Scott Glenn as Stick in Daredevil “Guilty as Sin”

Aaaaaaaand there it is. Picking up directly where the previous episode left us hanging in such a fantastic way is something truly refreshing that can be done with shows designed around being binge-watched. Then jumping directly into a fight with Daredevil and The Hand? This strong opening was a jolt of adrenaline just when the show needed it.

Things are beginning to come full circle, with Stick and the enigmatic fight between The Chaste and The Hand taking center stage, and The Kingpin being revealed to have been pulling the strings on the Frank Castle trial for who knows how long. I was shocked that a bigger deal wasn’t made of Matt overhearing that guard threatening Frank. Considering that last season Matt went out of his way to stake out a member of the jury just from noticing an elevated blood pressure, it seemed like he wasn’t giving it his all. Which would make sense because of how much he’s had going on. Even his weak attempt to let Foggy and Karen know of this was completely discarded, also understandably. Instead it just seems like a way to let the audience in on the secret of the Kingpin before the characters can make the discovery on their own, which is fine in the end.

Deborah Ann Woll, Elden Henson, and Charlie Cox as Karen Page, Foggy Nelson, and Matt Murdock in Daredevil.
This doesn’t seem like a far cry from what would happen if there was a real life “Punisher” and that’s kind of terrifying.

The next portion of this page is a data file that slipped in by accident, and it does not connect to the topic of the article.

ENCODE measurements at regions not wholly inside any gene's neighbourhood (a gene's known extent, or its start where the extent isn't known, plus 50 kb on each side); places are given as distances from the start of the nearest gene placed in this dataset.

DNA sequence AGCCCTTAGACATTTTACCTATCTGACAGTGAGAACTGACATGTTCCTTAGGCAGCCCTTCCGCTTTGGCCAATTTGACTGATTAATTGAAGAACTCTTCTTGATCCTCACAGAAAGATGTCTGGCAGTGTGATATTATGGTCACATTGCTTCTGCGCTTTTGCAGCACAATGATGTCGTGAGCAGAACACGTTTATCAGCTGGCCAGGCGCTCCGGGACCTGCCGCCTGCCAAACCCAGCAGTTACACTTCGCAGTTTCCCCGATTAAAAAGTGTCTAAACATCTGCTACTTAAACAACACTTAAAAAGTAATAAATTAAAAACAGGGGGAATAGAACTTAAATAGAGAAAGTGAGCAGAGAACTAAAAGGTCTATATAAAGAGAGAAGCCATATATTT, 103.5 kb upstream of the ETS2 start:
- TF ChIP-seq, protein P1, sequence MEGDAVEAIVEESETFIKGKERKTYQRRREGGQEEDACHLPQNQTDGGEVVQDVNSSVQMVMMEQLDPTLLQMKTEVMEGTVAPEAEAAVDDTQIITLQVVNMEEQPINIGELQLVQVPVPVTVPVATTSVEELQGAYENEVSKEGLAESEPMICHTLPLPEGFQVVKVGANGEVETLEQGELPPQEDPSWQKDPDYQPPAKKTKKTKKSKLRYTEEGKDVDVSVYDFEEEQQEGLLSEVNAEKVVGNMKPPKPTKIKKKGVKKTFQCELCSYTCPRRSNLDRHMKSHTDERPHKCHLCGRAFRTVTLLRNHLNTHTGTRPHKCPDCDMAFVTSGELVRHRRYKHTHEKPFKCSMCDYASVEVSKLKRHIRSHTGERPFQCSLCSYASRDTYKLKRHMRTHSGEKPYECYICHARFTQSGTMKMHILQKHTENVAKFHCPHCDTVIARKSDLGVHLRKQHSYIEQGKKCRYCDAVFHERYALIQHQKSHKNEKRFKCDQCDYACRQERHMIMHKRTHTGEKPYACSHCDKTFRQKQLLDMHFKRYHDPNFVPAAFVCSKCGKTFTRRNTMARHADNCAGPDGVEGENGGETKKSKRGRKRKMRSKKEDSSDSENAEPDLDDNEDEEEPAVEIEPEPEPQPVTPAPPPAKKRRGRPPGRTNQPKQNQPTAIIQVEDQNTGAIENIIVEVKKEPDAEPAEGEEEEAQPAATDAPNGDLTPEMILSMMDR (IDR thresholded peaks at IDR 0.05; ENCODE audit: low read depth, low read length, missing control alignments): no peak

In the end The People V Frank Castle took a backseat to the mystical going-on’s of The Hand here, as it was revealed that the entire reason for Elektra’s return to Matt’s life was Stick. Making the more mystical tale of The Chaste VS The Hand a large story from Stick, while told in a cool way, felt like an awful lot of exposition all at once. In the end it made it hard to care about The Chaste’s plight; which in turn helped ally Elektra toward Matt. Her doubts beginning to form after genuinely falling in love with him all over again seemed genuine, and choosing him over Stick demonstrated how these two were fated to go down this dependently destructive spiral together in a poetic way. Knowing that the two of them can never truly end up together because of “what she is” cemented the tragedy; and slitting that Hand member’s throat was a brutal way of shocking Matt into the realization that he has been disillusioned and making terrible life choices. “This is who I am. Do you still want me?” Yeah, can’t blame Matt for doubting himself now.

While the focus on The Hand material was nice, I still can’t help but feel like The People V. Frank Castle made for a more interesting moral quandary, not even just in the nature of “do we punish The Punisher” but also the strained relationship between the defense. Seeing the Colonel testify to Frank’s character was especially funny, as I couldn’t help but picture him as General Eiling from The Flash. Having his testimony fire back in the DA’s face was especially gratifying. Also of note was Karen noting the difference between EED and PTSD, but I couldn’t help getting “midichlorian vibes” with this, as EED seems like a way to explain what makes The Punisher be The Punisher. The legal defense explains why it’s here, but I don’t think a reason is needed for Frank to Frank people; he’s just a badass.

But yes; the trial ended with a Guilty verdict on purpose. It was Wilson Fisk pulling strings the whole time, and that reveal at the end was fantastic. While it’s disappointing to see the trial wrapped up in a deflating way without helping to repair the bond of Nelson and Murdock, it’s exciting to know that the plot is no longer saddled down by the trial; and that Kingpin has some plan for The Punisher.

For my review of the previous episode of Daredevil, “Semper Fidelis,” click here.

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